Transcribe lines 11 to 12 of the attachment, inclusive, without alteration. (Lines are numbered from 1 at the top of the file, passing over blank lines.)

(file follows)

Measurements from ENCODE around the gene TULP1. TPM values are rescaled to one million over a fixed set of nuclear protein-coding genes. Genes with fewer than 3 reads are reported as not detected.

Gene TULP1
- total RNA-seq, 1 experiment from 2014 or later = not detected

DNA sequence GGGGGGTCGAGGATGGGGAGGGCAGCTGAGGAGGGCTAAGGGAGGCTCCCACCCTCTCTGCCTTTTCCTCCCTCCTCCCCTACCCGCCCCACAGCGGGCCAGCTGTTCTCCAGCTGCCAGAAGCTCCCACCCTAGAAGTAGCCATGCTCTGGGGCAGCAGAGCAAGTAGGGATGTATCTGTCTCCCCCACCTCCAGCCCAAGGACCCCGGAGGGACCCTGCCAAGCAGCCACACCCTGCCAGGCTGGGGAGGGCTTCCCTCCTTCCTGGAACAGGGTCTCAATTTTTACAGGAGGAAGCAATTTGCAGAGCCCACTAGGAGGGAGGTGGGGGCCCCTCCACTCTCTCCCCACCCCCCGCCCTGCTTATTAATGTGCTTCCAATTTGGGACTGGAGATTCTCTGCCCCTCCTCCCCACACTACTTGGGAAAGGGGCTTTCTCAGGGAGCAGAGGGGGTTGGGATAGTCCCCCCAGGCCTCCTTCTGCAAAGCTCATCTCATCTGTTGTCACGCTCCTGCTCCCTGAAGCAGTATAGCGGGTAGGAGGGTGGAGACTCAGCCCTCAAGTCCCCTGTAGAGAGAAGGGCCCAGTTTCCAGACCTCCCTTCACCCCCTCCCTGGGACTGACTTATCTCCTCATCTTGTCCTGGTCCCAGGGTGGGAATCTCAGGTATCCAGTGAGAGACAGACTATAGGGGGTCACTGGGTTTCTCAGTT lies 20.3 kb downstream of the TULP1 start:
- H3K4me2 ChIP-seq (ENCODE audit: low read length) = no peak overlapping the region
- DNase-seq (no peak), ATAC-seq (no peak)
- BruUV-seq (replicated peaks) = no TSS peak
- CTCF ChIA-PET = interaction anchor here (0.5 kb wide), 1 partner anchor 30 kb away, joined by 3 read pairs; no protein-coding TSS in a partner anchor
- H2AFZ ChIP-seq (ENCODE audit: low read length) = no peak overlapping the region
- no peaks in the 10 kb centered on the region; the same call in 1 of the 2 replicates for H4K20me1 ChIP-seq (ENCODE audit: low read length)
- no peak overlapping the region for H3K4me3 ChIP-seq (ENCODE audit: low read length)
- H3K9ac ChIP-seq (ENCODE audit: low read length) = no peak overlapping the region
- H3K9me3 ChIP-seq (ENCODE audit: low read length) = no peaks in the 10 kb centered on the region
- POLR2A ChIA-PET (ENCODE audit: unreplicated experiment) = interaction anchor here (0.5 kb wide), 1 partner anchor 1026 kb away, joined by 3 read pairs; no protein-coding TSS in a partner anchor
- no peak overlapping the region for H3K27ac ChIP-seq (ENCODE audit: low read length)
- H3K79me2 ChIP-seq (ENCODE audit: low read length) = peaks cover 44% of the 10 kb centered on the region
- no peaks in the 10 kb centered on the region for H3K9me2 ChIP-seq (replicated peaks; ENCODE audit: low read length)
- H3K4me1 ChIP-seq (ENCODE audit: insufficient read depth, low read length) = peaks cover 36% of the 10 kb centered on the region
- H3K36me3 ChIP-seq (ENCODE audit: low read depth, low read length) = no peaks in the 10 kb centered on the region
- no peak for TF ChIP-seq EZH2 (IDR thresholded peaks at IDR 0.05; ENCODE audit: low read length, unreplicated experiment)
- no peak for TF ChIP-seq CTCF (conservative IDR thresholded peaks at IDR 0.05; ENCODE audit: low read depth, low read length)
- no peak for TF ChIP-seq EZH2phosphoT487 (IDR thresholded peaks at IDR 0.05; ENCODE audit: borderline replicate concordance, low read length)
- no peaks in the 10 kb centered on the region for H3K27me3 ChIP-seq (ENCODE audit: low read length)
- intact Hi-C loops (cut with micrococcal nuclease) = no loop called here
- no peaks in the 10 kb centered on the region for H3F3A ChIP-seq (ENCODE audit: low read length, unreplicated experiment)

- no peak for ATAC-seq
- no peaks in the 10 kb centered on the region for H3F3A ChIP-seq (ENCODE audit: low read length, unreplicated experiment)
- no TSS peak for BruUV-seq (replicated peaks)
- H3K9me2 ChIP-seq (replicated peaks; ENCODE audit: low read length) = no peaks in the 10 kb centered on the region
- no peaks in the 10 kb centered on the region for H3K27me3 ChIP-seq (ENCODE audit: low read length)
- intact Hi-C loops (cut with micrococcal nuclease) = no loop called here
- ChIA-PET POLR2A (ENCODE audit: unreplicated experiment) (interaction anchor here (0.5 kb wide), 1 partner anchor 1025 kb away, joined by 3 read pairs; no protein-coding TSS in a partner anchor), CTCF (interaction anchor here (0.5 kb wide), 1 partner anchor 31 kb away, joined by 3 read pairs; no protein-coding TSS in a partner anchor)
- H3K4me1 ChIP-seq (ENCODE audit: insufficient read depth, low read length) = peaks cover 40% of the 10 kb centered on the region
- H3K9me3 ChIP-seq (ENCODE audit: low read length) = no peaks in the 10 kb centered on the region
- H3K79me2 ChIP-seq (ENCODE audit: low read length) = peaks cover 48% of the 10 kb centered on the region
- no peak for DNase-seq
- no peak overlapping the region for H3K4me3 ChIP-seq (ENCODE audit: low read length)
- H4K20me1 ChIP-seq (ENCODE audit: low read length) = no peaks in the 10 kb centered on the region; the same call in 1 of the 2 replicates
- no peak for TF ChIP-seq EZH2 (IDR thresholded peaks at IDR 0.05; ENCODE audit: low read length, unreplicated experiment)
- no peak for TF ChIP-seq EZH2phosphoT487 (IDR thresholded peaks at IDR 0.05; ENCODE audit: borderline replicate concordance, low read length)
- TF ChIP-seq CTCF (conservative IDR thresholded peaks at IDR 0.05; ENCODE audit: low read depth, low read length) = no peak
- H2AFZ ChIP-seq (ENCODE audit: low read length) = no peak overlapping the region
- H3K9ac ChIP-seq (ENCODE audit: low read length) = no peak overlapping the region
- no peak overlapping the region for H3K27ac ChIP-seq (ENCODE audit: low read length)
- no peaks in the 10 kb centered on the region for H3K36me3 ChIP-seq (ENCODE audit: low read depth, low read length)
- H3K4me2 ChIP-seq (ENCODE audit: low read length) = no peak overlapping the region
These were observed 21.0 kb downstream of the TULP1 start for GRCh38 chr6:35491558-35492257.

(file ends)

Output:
- no peak overlapping the region for H3K4me3 ChIP-seq (ENCODE audit: low read length)
- H3K9ac ChIP-seq (ENCODE audit: low read length) = no peak overlapping the region